April 23, 2005
When Michael Moore delivered his controversial acceptance speech after winning the Best Documentary prize for Bowling for Columbine (2002) at the 2003 Academy Awards, he lashed out at President George W. Bush and the fictious war in Iraq. Little did anyone know but Moore was also offering a teaser of his next film, Fahrenheit 9/11 (2004), a scathing attack on Bush, his link to the rich Saudi oil families, the “War on Terror” and the war currently raging in Iraq.
Moore’s documentary starts with the controversial 2000 election where Al Gore narrowly lost because of voter error in Florida. He sticks to his usual format: whimsical humour with a biting satirical edge as he shows Bush as an ineffectual President, arrogantly confident about his beliefs and not doing much of anything in the White House except for taking vacations. Moore quickly moves on to 9/11 and wisely (and tastefully) does not show the footage of the twin towers being destroyed—just a black screen and sounds of destruction and people screaming. This says more than rehashing that horrible footage ever could. And quite frankly Moore doesn’t need to show it. We’ve all seen it many times over. It is imagery burned in our collective consciousness forever. From there, Moore goes on to illustrate the baffling hypocrisy and the convoluted nature of our political system that leaves little mystery as to why so few people in this country vote anymore.
Sure, Moore is going after easy targets and showcasing information that has already been reported elsewhere but he is doing it on a mainstream level and to an audience that might not be aware of its existence. He is going after targets (like Bush) that need to be exposed for what and who they really are. Some of the most damning footage of Bush is his reaction (or lack thereof) when he is told of the second tower being hit on 9/11 while reading a book to a class of elementary children. He looks like a deer caught in the headlights of an oncoming car and continues to read to the kids with no idea of what to say or do because no one is telling him what to say or do.
Surprisingly, Moore doesn’t appear on camera as much as he has in previous films. His presence consists mostly in the form omniscient voiceover narration. This was a smart move on Moore’s part as the footage he has assembled speaks for itself because it so powerful. When he does appear on-screen, for example, it is to illustrate a point that very few members of Congress have read the Patriot Act. So, in an amusing bit that goes back to his earlier, lighter fare, he rents an ice cream truck and drives around Washington, D.C., reading the Act over the vehicle’s sound system.
Perhaps the most impressive aspect of Moore’s documentary is that he puts a human face on the citizens of Iraq—something that the mainstream U.S. media has failed to do. He shows graphic footage of dead and maimed civilians killed by U.S. bombs and soldiers. He lets them speak and it becomes readily evident why many Iraqis hate America so much and why the mission to liberate them has so far failed. Moore also gives the U.S. soldiers a voice, interviewing several serving in Iraq and how some are clearly tired of fighting for people who don’t want them there. Some soldiers who have come back home are also featured and they talk about their experiences and how their view of the war has changed. Moore also shows how the deaths of American soldiers have devastated their families with one woman in particular, Lila Lipscomb, whose story is quite compelling and resonates on a deeply emotional level.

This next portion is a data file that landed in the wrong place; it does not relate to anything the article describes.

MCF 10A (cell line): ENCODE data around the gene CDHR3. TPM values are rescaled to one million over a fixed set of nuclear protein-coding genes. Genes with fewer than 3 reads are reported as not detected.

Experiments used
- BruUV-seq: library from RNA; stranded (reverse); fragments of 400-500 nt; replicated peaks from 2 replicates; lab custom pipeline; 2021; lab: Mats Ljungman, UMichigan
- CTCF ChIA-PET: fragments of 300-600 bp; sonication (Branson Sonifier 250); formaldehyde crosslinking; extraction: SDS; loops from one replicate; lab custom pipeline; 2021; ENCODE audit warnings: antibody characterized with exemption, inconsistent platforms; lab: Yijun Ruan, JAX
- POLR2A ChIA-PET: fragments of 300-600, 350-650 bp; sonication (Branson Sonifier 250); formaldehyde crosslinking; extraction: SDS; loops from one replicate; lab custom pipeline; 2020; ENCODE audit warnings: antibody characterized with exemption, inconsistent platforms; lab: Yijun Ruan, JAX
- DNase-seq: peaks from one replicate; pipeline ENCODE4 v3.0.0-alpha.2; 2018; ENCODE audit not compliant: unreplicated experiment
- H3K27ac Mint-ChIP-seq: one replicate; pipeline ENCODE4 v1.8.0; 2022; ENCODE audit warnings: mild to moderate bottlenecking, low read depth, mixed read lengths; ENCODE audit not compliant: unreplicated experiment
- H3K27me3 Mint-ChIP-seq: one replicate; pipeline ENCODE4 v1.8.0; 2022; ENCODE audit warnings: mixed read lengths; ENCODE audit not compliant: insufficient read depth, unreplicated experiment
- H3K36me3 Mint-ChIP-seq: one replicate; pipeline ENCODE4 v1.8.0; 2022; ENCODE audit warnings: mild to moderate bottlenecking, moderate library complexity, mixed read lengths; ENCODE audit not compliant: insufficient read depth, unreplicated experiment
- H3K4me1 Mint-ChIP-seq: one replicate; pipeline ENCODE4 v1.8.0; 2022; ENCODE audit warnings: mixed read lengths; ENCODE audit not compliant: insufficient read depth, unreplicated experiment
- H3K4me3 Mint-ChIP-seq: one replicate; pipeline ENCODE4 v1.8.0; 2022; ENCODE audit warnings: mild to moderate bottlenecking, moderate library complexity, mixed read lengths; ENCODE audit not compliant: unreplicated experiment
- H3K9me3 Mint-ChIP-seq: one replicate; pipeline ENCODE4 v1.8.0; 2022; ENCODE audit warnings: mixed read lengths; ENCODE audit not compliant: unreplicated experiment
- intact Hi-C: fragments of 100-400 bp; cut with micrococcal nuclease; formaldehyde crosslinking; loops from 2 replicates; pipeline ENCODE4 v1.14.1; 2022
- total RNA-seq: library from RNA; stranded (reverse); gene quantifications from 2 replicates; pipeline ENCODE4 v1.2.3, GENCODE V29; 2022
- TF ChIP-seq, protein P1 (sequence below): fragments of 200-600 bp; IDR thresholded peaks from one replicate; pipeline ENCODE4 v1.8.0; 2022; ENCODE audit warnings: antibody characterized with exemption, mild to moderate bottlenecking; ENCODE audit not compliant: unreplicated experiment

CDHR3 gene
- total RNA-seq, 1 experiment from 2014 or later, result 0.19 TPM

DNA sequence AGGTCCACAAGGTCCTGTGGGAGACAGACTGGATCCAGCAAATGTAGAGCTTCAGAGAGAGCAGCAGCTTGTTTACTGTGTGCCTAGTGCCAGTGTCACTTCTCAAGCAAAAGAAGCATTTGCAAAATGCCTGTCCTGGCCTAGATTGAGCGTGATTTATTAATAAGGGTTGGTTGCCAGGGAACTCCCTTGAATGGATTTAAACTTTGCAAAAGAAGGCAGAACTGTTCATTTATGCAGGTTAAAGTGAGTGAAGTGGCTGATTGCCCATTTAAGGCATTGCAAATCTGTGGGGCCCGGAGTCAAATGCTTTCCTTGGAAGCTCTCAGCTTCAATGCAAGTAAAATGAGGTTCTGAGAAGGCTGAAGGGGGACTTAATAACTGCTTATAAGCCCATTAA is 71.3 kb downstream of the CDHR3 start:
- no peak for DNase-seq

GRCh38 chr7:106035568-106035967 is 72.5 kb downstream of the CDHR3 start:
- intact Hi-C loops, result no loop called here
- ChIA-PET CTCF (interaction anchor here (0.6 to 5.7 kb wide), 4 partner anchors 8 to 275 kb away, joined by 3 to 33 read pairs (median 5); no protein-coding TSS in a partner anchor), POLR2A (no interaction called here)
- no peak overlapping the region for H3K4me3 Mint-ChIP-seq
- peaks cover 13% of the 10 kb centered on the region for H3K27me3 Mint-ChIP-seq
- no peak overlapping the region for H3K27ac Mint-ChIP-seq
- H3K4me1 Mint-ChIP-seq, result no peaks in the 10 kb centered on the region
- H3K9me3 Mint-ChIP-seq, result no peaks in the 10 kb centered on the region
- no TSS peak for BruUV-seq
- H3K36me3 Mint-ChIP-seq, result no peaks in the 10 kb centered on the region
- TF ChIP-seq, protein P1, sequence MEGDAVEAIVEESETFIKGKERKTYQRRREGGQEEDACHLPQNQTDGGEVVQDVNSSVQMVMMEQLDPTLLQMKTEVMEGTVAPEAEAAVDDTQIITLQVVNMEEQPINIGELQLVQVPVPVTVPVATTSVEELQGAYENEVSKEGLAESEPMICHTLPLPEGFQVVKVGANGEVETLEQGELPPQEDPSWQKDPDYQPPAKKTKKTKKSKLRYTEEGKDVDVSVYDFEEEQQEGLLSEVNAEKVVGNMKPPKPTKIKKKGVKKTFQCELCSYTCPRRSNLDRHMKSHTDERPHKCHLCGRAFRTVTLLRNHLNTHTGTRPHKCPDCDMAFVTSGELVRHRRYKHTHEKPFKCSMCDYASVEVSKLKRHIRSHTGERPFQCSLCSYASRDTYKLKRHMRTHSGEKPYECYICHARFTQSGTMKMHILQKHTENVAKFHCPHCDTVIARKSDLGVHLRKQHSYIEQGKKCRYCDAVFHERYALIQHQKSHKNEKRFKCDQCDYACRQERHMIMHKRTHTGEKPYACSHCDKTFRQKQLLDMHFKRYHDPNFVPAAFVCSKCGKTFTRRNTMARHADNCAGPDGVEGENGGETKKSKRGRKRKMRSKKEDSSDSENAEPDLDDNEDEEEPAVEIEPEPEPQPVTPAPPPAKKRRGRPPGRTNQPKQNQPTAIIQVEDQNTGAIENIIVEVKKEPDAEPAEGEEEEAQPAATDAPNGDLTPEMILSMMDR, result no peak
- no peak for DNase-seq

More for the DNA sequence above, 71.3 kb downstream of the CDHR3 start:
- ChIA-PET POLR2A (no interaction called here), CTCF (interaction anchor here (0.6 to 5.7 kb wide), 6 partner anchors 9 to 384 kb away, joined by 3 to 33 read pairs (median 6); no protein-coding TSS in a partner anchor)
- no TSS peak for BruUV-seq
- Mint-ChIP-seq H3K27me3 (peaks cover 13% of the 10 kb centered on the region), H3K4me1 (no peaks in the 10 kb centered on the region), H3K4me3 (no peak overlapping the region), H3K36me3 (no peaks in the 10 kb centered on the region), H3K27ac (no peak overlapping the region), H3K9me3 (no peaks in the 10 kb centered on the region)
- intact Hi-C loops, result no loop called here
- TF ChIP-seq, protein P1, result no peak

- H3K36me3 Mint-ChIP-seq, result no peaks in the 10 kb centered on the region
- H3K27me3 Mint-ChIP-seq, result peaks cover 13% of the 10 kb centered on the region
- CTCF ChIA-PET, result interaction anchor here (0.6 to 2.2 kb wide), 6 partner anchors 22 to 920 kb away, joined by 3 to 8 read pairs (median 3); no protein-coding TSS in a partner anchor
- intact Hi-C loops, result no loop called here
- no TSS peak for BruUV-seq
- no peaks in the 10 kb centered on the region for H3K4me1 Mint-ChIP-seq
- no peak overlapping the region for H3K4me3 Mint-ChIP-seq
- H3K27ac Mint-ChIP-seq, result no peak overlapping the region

Fahrenheit 9/11 shows a deeply unhappy and divided country that has gotten even worse under Bush’s reign. It paints a very vivid and convincing portrait of the “War on Terror” as a pretense for Bush’s real agenda: to go into Afghanistan and Iraq and make money not to liberate them or get Osama Bin Laden. As he beautifully illustrated in Bowling for Columbine fear is used (and in the case of F9/11 by the Bush regime) to keep the American public in line.
“Release of Fahrenheit 9/11” is an 11-minute featurette on the film’s reception at the Cannes Film Festival. There is also footage of long line-ups and sold out screenings as the film made its way through the country. Clearly it has become something of a cultural phenomenon as evident by the scores of people who gush about it. It would have been nice if a few dissenting opinions were included.
“Eyewitness Account from Samarra, Iraq” is an eyewitness account by Swedish journalist Urban Hamid on a U.S.-led raid in Samarra. There is incredible footage of U.S. soldiers arresting a man accused of funding insurgents that is narrated by Hamid himself.
“Lila Lipscomb at Washington, D.C. Premiere” features comments from the woman that Moore talked with in the documentary and whose son died in Iraq. She delivers an impassioned speech at the film’s premiere.
Finally, there are seven additional scenes of footage, including interviews with more average Iraqis on the streets of Baghdad on the eve of the 2003 U.S. invasion. Also included is more with Corporal Abdul Henderson and his experiences in Iraq and a very funny segment with Arab-American comedians doing routines about the “War on Terror” and how they are persecuted on a daily basis.
Fahrenheit 9/11 is an incendiary zeitgeist movie that taps right into what is currently happening on our political landscape. It is an angry blast, a howling protest movie against a Presidency clearly out of touch with what is really going on. It is a brilliant film for these troubled times and is what every American, be they Democrat, Republican or undecided, should see before they vote in November.